Reviewby Rebecca Silverman,
Nobunaga The Fool
With Nobukatsu's death at the hands of Mitsuhide (although only he knows he did it), Nobunaga becomes the undisputed head of the Oda clan. It's just in time, too – Caesar's forces are becoming ever more relentless in their efforts to bring the Odas down. With new regalia and giant war armors to be mastered, Nobunaga, Jeanne, Mitsuhide, and Hideyoshi continue to marshal their strength. But can they really defeat the greatest conqueror of Ancient Rome?
By this point, officially half-way through the series, we have become accustomed to the historical malpractice carried out by Nobunaga the Fool. While there has always been an amusing aspect to it, with increased comfort comes more small, snide opportunities for grim humor, such as when Caesar leaves Brutus in charge of his base because he trusts him. Surely more than one viewer whispered “et tu, Brute” under their breath at that little moment, and it is details like that which continue to make this historical mash-up's characters still vaguely recognizable. We even, in episode eleven, get to hear Caesar proclaim, “veni, vidi, vici,” which also has its amusing qualities.
While Nobunaga the Fool does continue to be entertaining, it has also managed to settle into itself quite nicely. Nobunaga himself is one of the major aspects of the show that has effected this change. When the series began, he was more obnoxious than anything, an immature twit with self-aggrandizing aspirations nearly eclipsing his better nature. While those less charming traits are still present, he has also risen to the new place he occupies, showing some interesting strategic skill and definite compassion, particularly where Jeanne is concerned. However you feel about Jeanne d'Arc as a romantic interest, it's really starting to look like Nobunaga thinks it's a good idea, although to be fair, we could also interpret some of his care of her as more friendly.
Jeanne remains an interesting and somewhat troubling character given her historic roots. If we simply divorce ourselves from her as the legendary Maid of Orleans, something not too hard to do since she has been given the middle name “Kaguya,” she's fairly remarkable. She is determined, loyal to the point where she'll object to something in a meeting, and utterly committed to protecting the people. On the other hand, she breaks down the minute she sees that she has failed in episode eleven. Granted, the sight of slain villagers is pretty horrific. On the other hand, Ichihime really begins to come into her own, developing in ways that really only Mitsuhide has in terms of secret motivations and a willingness to do what must be done, no matter what the cost. Her actions in episode twelve will almost certainly have a large bearing on his later ones, arguably making her move the most significant thus far.
Other aspects of the show do not fare quite as well in these second six episodes. One of them is the artwork, with more than one episode showing laziness in terms of fidelity to character models. In a few episodes, as well as significant scenes in others, main players are drastically simplified in terms of facial features, hair ornaments, and sometimes even face shape. Plenty of shortcuts are taken with the battle animation as well, with characters seated in cockpits and simply narrating their movements or moving their arms. To be fair, these scenes do often cut away to a shorter scene of actual battle. Tarot cards continue to be one of the more interesting visuals in the show, with a vaguely steampunk feel to them. This is especially neat with the Death card, possibly simply because we (or at least I) don't often think of Death as riding a mechanical horse. Also worth remarking on is the Fool card, where the character looks fairly androgynous but is still recognizable as the fellow in motley familiar from the Rider-Waite deck.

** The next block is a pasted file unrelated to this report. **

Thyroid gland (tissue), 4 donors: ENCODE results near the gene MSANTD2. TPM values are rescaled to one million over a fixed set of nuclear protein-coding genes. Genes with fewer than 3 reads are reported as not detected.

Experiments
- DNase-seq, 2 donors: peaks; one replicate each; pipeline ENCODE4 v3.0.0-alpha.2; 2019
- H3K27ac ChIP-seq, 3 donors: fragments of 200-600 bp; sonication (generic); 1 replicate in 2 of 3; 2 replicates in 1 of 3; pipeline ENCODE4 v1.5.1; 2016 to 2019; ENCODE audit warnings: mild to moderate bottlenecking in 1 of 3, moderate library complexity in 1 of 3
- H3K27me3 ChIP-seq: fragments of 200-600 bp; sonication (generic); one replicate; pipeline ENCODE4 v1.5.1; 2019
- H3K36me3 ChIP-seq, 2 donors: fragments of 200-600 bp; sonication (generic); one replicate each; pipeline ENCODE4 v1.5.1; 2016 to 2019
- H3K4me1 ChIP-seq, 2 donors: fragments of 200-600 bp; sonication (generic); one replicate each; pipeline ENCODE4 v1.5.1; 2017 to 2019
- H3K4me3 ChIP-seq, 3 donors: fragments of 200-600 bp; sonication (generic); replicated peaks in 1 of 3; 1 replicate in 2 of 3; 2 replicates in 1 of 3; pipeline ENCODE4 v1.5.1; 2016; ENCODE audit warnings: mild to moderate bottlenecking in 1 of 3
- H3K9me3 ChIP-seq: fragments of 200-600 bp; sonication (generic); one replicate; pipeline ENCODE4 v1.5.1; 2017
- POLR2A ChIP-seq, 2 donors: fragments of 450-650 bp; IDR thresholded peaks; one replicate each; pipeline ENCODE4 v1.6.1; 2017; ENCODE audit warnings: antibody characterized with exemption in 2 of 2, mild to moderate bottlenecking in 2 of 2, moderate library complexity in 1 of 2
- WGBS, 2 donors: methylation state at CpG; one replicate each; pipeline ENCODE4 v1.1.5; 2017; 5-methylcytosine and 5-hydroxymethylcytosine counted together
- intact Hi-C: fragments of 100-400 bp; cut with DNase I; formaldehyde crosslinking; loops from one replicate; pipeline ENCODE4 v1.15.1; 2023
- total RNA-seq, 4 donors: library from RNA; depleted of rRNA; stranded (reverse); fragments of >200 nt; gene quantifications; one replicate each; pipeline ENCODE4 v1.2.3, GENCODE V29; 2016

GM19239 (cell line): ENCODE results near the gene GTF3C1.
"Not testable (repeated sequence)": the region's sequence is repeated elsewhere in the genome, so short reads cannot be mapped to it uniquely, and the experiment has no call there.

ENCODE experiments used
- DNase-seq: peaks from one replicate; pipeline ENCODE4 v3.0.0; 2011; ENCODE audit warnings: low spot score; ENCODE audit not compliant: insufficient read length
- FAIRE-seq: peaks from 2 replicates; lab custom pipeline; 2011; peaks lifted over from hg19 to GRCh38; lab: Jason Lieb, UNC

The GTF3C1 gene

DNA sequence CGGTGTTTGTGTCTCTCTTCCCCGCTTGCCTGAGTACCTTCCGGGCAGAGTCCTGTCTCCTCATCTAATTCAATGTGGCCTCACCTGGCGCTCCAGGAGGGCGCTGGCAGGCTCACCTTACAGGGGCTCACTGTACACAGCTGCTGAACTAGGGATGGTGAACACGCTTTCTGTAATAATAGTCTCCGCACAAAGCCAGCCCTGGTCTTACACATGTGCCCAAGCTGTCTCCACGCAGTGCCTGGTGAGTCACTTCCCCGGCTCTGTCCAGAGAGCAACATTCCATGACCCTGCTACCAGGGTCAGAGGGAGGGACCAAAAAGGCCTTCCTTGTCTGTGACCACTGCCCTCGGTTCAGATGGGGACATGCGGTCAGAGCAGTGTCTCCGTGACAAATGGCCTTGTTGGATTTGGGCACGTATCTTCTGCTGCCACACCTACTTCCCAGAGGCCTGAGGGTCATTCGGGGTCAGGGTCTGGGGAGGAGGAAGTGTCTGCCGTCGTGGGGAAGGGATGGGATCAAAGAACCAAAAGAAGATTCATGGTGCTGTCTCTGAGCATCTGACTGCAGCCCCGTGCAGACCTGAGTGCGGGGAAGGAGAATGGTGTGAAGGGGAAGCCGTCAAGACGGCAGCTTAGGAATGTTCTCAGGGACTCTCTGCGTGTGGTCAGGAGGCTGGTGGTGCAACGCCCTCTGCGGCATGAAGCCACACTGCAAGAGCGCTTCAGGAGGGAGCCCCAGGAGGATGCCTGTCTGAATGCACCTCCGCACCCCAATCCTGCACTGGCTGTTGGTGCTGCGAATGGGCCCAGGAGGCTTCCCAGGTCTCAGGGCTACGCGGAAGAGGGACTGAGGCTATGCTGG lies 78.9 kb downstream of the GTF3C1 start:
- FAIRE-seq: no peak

While Nobunaga the Fool is moving away from some of its more stilted aspects – having less of Da Vinci definitely helps with this – it still does have its annoyances. Foremost among these are Caesar's little imps, Nell (or Neru, which makes a bit more sense given the Latin for “black”) and Bianchi. These two have begun to be present in every episode, and they really are more irritating than anything, with their shrill voices and manic capers. They don't feel entirely necessary to the plot, which is perhaps one of their most detrimental aspects. Luckily they are by far the most annoying characters now that Himiko and Nobunaga have settled down. Arthur's mysteriousness is beginning to grate a bit, but by and large this show is improving, and with the latest moves by Ichihime, it looks like it will continue to do so.
Overall (sub) : B-
Story : B-
Animation : B-
Art : C+
Music : B
+ Story is heating up, Ichihime is starting to play her hand. Generally just fun.
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